“The Meeting which was announced for Friday last for the beneficent purpose of instituting an Auxiliary Bible Society to co-operate with the British and Foreign Bible Society in disseminating the truths of the Holy Scriptures, took place at the Court Room precisely at twelve o’clock; when His Excellency the GOVERNOR, highly to the gratification of a large assembly of Officers, Gentlemen and private Individuals, entered the Hall, and was pleased to accept the Chair by universal wish.”
This succulent introduction was the first sentence of the report in the Sydney Gazette on March 8, 1817, of the foundation of the Bible Society of NSW. That organisation, which celebrates its 200th anniversary this week, is thus the oldest continuous organisation in Australia and not, as is often claimed, the Bank of NSW (now Westpac).
The Bank of NSW opened for business a month later, on April 9, 1817, and its seven directors were drawn from the Bible Society committee. It would be wonderful if modern banks were as motivated by the common good of ordinary people as those Christians.
The meeting that founded the Bible Society also resolved to open public schools, so that children could enjoy “the festival of information” in the Bible.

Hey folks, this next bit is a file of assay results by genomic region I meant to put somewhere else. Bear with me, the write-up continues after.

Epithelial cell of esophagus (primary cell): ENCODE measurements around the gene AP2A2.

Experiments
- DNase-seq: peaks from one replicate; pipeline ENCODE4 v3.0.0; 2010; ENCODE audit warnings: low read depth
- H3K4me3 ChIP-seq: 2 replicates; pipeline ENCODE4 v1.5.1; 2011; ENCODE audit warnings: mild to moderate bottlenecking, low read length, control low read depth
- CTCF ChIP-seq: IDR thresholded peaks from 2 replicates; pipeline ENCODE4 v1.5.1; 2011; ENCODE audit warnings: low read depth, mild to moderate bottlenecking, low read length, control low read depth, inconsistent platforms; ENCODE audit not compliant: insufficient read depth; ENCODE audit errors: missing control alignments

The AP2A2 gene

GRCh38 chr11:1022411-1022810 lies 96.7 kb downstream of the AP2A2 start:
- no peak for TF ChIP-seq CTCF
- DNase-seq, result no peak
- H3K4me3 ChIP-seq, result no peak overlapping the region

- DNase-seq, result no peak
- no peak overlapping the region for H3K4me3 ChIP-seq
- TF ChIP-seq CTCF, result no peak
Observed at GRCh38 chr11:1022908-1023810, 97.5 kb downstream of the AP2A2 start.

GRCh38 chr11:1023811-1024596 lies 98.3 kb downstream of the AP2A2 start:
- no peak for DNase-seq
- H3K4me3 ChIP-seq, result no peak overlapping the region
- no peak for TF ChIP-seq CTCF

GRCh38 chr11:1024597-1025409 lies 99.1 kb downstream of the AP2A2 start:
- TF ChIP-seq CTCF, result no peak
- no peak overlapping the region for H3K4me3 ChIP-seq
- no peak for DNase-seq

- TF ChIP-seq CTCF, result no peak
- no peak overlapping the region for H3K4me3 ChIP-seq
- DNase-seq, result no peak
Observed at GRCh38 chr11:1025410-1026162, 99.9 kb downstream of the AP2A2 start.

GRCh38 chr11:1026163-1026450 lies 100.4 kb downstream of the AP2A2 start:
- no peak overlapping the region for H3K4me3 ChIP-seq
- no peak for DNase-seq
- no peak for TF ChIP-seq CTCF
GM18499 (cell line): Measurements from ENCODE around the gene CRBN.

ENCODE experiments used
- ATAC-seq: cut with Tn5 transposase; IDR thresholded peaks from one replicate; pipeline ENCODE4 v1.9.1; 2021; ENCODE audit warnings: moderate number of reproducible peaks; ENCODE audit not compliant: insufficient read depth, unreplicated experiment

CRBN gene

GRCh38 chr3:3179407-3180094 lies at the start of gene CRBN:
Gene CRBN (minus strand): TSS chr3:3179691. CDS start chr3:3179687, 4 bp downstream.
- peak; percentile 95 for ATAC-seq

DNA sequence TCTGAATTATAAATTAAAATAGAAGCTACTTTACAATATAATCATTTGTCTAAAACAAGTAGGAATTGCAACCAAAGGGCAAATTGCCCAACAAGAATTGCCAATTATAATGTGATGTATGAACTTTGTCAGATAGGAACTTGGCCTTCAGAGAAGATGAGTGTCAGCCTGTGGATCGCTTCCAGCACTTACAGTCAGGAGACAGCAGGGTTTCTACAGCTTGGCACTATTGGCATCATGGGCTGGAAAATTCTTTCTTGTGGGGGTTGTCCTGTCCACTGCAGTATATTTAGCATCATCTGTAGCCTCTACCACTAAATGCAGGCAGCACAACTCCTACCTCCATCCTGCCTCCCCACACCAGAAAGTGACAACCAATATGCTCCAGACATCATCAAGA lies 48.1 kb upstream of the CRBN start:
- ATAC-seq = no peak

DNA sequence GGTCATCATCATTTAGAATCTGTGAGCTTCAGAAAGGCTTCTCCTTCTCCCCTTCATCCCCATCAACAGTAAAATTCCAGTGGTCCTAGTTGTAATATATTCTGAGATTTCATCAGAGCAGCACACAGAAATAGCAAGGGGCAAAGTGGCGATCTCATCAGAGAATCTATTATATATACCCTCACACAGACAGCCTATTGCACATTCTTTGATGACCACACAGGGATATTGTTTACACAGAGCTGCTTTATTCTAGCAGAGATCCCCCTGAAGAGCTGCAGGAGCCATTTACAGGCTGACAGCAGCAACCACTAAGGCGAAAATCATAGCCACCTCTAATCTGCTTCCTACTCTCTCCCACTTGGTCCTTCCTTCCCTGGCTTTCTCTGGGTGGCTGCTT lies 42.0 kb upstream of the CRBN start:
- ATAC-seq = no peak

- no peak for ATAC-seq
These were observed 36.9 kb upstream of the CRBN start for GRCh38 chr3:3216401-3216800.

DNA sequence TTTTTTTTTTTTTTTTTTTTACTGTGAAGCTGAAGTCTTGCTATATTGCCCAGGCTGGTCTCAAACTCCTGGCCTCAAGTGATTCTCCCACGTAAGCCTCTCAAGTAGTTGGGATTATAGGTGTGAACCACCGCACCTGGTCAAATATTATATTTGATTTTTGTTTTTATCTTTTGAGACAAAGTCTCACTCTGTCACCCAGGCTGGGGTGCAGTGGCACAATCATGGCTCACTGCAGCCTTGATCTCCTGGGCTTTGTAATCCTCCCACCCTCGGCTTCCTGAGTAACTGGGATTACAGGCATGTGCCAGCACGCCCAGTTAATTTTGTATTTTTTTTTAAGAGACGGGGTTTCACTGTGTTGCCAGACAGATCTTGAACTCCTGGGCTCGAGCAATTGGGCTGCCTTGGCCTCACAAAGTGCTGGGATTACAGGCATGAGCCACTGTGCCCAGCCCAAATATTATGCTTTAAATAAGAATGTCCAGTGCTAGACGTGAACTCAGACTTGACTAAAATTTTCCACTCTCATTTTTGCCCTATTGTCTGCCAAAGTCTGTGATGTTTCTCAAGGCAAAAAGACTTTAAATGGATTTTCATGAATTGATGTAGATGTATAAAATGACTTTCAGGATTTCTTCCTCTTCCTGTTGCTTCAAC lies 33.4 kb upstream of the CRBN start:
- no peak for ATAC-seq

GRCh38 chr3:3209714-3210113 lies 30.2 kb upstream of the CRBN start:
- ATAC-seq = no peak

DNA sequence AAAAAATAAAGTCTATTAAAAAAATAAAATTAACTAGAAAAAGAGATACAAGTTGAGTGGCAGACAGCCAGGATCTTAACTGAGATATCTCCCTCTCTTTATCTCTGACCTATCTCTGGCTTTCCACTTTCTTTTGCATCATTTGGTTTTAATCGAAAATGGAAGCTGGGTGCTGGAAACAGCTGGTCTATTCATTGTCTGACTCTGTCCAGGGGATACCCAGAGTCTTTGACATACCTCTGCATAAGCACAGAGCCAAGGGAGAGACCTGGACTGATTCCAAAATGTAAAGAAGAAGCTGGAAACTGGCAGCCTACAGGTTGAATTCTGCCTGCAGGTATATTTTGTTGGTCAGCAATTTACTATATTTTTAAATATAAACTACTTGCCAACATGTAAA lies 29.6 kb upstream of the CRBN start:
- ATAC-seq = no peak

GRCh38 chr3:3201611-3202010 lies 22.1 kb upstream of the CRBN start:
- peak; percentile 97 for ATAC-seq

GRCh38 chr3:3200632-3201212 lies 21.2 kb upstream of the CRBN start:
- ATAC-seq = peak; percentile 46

The contribution of the Bible to Australia has been immense, and continues today, though it is often unrecognised because it is imbibed with the cultural air. First come language and culture, aided by the fact that the Bible is by far the biggest-selling book in history (some 2.5 billion copies in the past two centuries).
English Christian Arthur Pink wrote that the Bible’s “mighty power has affected every department of human activity. The contents of the Scriptures have supplied themes for the greatest poets, artists and musicians which the world has yet produced, and have been the mightiest factor of all in shaping the moral progress of the race.”
It was the civic and communal values of Christianity and the faith-motivated dedication of many individual Christians that helped build this nation, in politics (both sides), law, exploration, business, science, journalism, trade unionism, the arts, architecture, engineering and education.
Their legacy remains in schools, universities, hospitals, libraries, hostels, not to mention aged care, charities and other welfare providers.
It was Christians motivated by their faith who were the chief advocates for prisoners, the poor, the Indigenous, who had a vision of and worked for the common wealth.
It was explicitly Christian virtues – as opposed to Greco-Roman – such as humility and compassion that gave us our best impulses that today seem in shorter supply, be it rorting politicians, unscrupulous banks or bullying unions.
Today, the Bible still motivates Christians to public service and welfare.
If the Bible’s influence fades into mere memory, we will all be much worse off.
Barney Zwartz is a senior fellow of the Centre for Public Christianity.
This article first appeared in The Age.